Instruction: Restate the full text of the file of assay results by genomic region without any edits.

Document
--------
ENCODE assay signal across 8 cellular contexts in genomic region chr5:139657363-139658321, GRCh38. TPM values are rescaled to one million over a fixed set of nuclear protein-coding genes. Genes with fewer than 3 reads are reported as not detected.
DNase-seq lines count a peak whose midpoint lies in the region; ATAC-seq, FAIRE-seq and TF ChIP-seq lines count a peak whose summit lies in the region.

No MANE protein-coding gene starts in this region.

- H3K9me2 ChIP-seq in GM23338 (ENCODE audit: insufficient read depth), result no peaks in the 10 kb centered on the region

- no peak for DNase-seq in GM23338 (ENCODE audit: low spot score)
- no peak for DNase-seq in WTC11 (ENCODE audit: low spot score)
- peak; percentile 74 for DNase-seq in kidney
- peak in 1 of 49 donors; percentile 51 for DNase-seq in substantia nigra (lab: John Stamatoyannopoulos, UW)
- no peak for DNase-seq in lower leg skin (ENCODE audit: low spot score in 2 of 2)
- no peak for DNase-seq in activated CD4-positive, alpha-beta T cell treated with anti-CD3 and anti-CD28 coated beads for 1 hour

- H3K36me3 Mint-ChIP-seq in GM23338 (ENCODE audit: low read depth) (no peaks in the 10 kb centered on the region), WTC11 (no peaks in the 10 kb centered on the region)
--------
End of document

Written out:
ENCODE assay signal across 8 cellular contexts in genomic region chr5:139657363-139658321, GRCh38. TPM values are rescaled to one million over a fixed set of nuclear protein-coding genes. Genes with fewer than 3 reads are reported as not detected.
DNase-seq lines count a peak whose midpoint lies in the region; ATAC-seq, FAIRE-seq and TF ChIP-seq lines count a peak whose summit lies in the region.

No MANE protein-coding gene starts in this region.

- H3K9me2 ChIP-seq in GM23338 (ENCODE audit: insufficient read depth), result no peaks in the 10 kb centered on the region

- no peak for DNase-seq in GM23338 (ENCODE audit: low spot score)
- no peak for DNase-seq in WTC11 (ENCODE audit: low spot score)
- peak; percentile 74 for DNase-seq in kidney
- peak in 1 of 49 donors; percentile 51 for DNase-seq in substantia nigra (lab: John Stamatoyannopoulos, UW)
- no peak for DNase-seq in lower leg skin (ENCODE audit: low spot score in 2 of 2)
- no peak for DNase-seq in activated CD4-positive, alpha-beta T cell treated with anti-CD3 and anti-CD28 coated beads for 1 hour

- H3K36me3 Mint-ChIP-seq in GM23338 (ENCODE audit: low read depth) (no peaks in the 10 kb centered on the region), WTC11 (no peaks in the 10 kb centered on the region)